23
Jul 08

ABBA – “Take A Chance On Me”

FT + Popular56 comments • 3,856 views

#419, 18th February 1978

“Take A Chance On Me” couldn’t be more different from “The Name Of The Game”: here it’s the beloved who’s shy and afraid, and the singer who radiates confidence and amused self-security. “You don’t want to hurt me? Baby don’t worry, I ain’t gonna let you.”  The song is a typically ABBA-ish twist on a well-worn romantic situation: a rejected suitor pleading their case. Many writers would assume a hurt or hangdog perspective – instead “Take A Chance” is absurdly buoyant. Come on, it says, what’s the worst that could happen? It’s one of ABBA’s most straight-up joyous hits, brimful of an inspirational strength.

It’s also a step back from “The Name Of The Game”‘s complexity – the rhythm is “Dancing Queen” redux (though with a little more pep), and like that song it leads with its steamroller chorus. The simplicity here’s a little deceptive, though – that wonderful a capella rhythm line is as bold a stroke as you’ll find on any of their records, and the flashing, bubbling keyboards show that Benny and Bjorn had been paying attention to Moroder’s advances. But that’s really all secondary to the song’s effervescence, with the girls’ hammy semi-spoken bits summing the whole thing up: this is a band having casually brilliant fun.

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Comments

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  1. 26
    DJ Punctum on 24 Jul 2008 #

    I didn’t because it came out the same week as “Chant No 1,” one of only two decent records Spandau Ballet ever made. But in the end both were defeated by *SPOILER BUNNY EDIT*

  2. 27
    katstevens on 24 Jul 2008 #

    I’m finding it very interesting reading everyone’s comments to the ABBA entries: Apart from Eurovision at the beginning and Divorce Horror at the end, I just have no idea what order everything came in the middle! Although they may have just as much variety in their music, I find the Beatles’ different styles seem to tie the songs down much more strongly to a particular year (perhaps because they eventually WERE the style of said year? Hmmm). But I can’t pin down what ABBA goes where (despite arguably knowing more ABBA hits than Beatles hits!). This could be 1978 or 1975 or 1981 for all I know. So it’s good to read everyone’s experiences and get a feel for what exactly they are soundtracking here, and give my mental timeline something to latch onto.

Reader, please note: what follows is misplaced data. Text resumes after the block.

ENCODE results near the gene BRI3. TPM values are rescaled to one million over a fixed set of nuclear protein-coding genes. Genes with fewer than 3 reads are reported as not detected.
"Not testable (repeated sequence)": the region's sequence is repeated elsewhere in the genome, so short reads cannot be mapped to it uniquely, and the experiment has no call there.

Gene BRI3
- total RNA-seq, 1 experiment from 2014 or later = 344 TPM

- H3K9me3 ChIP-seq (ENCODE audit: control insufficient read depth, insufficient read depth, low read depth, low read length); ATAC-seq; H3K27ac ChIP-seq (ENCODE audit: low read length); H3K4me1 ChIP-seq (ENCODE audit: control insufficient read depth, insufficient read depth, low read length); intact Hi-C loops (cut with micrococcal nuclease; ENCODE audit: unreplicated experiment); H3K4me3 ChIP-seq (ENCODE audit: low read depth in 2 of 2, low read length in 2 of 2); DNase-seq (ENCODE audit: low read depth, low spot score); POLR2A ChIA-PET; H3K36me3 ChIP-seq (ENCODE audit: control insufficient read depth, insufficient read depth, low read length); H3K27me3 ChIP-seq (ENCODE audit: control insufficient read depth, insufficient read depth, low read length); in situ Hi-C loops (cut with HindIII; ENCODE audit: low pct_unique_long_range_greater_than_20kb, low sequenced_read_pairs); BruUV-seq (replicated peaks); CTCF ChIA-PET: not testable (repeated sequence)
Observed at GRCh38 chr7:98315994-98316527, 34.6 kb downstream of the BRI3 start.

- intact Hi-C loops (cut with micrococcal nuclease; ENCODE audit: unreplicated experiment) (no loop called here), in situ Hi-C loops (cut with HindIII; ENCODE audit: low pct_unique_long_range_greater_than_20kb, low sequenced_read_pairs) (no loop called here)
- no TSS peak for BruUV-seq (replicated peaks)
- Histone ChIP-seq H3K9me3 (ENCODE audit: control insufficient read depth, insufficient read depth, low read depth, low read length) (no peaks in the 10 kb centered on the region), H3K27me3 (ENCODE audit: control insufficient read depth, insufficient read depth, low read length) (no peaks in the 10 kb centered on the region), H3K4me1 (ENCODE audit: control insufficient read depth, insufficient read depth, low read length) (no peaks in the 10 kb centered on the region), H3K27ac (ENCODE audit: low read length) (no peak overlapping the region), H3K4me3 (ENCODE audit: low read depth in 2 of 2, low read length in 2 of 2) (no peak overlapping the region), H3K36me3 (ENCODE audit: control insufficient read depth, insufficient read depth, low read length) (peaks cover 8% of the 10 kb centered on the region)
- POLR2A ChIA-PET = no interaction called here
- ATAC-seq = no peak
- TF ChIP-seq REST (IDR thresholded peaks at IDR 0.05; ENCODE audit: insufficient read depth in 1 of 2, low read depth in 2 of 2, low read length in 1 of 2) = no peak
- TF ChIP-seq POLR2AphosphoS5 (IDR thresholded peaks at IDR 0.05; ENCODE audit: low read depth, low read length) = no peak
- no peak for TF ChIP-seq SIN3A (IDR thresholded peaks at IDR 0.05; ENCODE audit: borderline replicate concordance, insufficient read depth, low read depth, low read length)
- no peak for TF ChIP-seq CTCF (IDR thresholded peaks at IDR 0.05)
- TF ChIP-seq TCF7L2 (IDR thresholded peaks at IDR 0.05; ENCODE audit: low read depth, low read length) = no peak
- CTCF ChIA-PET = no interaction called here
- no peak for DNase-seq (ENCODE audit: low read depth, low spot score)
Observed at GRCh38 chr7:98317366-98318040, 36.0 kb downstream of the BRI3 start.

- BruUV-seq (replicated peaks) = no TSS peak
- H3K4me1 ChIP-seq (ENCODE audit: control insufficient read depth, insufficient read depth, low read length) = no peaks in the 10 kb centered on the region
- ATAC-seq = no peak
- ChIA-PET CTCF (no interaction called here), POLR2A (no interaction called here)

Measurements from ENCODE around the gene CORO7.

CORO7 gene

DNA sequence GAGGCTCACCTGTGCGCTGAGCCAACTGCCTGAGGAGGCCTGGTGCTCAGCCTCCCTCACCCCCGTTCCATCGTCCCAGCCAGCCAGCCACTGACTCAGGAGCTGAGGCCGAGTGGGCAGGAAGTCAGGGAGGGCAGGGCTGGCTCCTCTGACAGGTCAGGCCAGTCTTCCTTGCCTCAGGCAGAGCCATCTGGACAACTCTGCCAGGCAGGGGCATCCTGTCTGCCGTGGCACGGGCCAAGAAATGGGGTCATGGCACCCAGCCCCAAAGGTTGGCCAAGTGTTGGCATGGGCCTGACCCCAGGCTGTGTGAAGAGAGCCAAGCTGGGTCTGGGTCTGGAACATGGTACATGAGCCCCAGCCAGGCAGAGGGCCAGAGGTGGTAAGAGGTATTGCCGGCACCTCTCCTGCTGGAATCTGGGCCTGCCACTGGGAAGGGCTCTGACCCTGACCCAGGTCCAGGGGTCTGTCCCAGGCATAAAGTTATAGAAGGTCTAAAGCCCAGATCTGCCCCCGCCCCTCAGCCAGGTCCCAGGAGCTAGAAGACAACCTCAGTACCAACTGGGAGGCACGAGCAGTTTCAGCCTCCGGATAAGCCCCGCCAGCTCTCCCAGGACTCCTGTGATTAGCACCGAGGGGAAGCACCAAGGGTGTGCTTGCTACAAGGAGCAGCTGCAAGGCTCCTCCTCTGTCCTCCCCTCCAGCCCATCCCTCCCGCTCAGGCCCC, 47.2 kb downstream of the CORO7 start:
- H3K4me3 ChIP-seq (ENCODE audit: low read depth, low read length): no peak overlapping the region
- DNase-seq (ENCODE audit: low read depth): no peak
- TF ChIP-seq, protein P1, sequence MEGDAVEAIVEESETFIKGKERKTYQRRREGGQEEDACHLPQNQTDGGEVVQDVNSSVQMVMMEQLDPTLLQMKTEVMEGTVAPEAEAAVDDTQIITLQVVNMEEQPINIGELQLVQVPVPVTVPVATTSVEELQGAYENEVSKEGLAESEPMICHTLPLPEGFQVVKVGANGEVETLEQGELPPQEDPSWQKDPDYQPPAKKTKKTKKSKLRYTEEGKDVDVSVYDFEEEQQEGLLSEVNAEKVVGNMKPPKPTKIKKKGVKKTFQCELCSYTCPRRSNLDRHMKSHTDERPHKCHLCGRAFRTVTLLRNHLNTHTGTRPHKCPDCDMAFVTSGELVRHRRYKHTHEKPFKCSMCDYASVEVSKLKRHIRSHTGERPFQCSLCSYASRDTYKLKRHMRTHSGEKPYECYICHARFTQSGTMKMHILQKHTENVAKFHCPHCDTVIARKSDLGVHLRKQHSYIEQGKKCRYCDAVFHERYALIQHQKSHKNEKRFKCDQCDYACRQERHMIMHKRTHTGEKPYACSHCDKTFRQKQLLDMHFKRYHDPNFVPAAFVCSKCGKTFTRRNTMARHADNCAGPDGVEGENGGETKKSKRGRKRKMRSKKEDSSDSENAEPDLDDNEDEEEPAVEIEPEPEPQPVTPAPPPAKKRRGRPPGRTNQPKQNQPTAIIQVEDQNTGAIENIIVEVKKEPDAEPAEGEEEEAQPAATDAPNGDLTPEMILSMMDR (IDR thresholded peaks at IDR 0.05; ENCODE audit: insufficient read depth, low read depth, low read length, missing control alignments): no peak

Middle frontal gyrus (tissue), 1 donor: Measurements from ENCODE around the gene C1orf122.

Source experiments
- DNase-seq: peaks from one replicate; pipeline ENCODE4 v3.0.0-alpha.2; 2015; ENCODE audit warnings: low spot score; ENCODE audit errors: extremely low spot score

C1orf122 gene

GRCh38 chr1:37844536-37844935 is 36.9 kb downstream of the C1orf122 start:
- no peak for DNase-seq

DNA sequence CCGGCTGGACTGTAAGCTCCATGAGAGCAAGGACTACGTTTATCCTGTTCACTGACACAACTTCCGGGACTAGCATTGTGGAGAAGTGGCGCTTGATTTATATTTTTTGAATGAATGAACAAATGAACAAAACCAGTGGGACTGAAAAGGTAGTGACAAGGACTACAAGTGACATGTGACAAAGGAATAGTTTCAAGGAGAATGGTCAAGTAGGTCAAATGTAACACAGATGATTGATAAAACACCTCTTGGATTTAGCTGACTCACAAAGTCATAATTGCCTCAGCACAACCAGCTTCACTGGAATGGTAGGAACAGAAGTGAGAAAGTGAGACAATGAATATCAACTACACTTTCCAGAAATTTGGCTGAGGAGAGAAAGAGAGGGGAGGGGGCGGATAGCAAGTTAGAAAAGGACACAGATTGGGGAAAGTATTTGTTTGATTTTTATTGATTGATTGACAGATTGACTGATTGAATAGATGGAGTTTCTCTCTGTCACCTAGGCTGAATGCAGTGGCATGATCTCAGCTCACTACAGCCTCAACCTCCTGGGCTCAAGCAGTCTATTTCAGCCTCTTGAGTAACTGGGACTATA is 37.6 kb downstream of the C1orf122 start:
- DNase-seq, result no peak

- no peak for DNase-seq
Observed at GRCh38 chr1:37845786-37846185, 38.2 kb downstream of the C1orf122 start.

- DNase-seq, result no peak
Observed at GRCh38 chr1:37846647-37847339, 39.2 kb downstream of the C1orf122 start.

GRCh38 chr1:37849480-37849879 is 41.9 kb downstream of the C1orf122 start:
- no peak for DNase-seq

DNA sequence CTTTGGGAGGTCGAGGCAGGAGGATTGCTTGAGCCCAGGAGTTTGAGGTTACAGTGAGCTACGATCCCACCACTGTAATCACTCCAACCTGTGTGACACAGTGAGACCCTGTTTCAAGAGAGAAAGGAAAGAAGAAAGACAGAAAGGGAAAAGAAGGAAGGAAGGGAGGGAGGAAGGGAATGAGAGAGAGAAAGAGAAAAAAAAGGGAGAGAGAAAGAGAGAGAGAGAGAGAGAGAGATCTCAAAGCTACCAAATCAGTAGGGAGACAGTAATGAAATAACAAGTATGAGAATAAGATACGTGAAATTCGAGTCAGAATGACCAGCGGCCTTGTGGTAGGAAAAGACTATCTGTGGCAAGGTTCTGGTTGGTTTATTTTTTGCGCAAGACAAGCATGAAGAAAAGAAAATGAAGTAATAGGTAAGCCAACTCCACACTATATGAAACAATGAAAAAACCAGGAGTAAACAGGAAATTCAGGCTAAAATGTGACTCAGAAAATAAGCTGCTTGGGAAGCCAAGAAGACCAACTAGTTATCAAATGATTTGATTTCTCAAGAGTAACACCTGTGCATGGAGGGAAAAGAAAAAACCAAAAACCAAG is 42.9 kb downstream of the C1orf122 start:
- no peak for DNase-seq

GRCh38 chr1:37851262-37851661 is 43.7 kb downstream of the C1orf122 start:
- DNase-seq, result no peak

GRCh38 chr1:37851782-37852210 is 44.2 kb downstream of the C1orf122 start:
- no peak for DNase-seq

3. 28
    Mark G on 24 Jul 2008 #

    It basically comes down to their use of and command of the english language. Better later, rudimentary at first. This being the midpoint, probably the best use of it.

  4. 29
    Billy Smart on 24 Jul 2008 #

    Number two watch: ‘Come Back My Love’ by Darts, for a week.

  5. 30
    Dan R on 24 Jul 2008 #

    Oh and I love that just when you think the song has given you every last drop of golden pleasure it’s going to and that its ideas are exhausted, they launch into the ba-ba-ba-ba-ba version of the chorus. It feels like one of those moments when giddy loving enthusiasm overflows the boundaries of words themselves.

  6. 31
    Doctor Casino on 24 Jul 2008 #

    Ten. TEN. TEN!!!!!

  7. 32
    Doctor Casino on 24 Jul 2008 #

    I mean, really. Everybody’s said it all already so that’s all I’ve got. The best song by a thousand miles on the mixtape my first girlfriend gave me some eight and a half years ago.

  8. 33
    fivelongdays on 24 Jul 2008 #

    I always thought she sang ‘you say you’ll hurt me/Radio Wurtly’, and fondly imagining that Wurtly was a part of Sweden where, erm, one of them had a radio show. Or something.

  9. 34
    rosie on 24 Jul 2008 #

    fivelongdays @ 33: Whereas those of us with fond memories of growing up with old valve radios know that it was not Wurtly, but Sundsvall and Motala.

  10. 35
    The Intl on 25 Jul 2008 #

    Is left-side-guy wearing clogs? Cool. Takes me back, clogs & baggies – though NOT IN 1978!!
    I totally appreciate ABBA for the pop force they were. But nowadays I wish the play/movie never existed. Until the ABBA revvivval all the suburban housewives were all nostalgic over Sat Nite Fever. Now it’s this. Four Seasons mania coming as soon as the film gets made.

  11. 36
    Conrad on 25 Jul 2008 #

    For me, 1978 is Abba’s zenith. For this record, but more particularly, Summer Night City, an absolute belter of a track that I have heard referred to – in almost derisory tones – as Abba jumping on the Disco bandwagon. Er…errant nonsense of course.

    SNC is as thrilling and uplifting as pop gets. A shimmering, towering production and arrangement.

    Take A Chance, wondrous though it is, doesn’t quite scale those heights. A 9 for me.

  12. 37
    DJ Punctum on 25 Jul 2008 #

    Oh, and another thing about SNC – they are quite clearly singing “walking in the moonlight”…

  13. 38
    a logged-out pˆnk s lord whatnot on 25 Jul 2008 #

    when nme talked to abba round the time of the upcoming SNC, the interviewer — entirely forget who — referred to it as “summer fight fever” and benny or bjorn corrected him a bit snippily, and the interviewer said “b-but it says here summer night FEVER” and showed him the press material and it DID! And bjorn and benny scampered away to get angrily on the phone to get the press material corrected!

    so i think this “disco bandwagon” problem was in everyone’s heads at the time, including their own staff

  14. 39
    LondonLee on 25 Jul 2008 #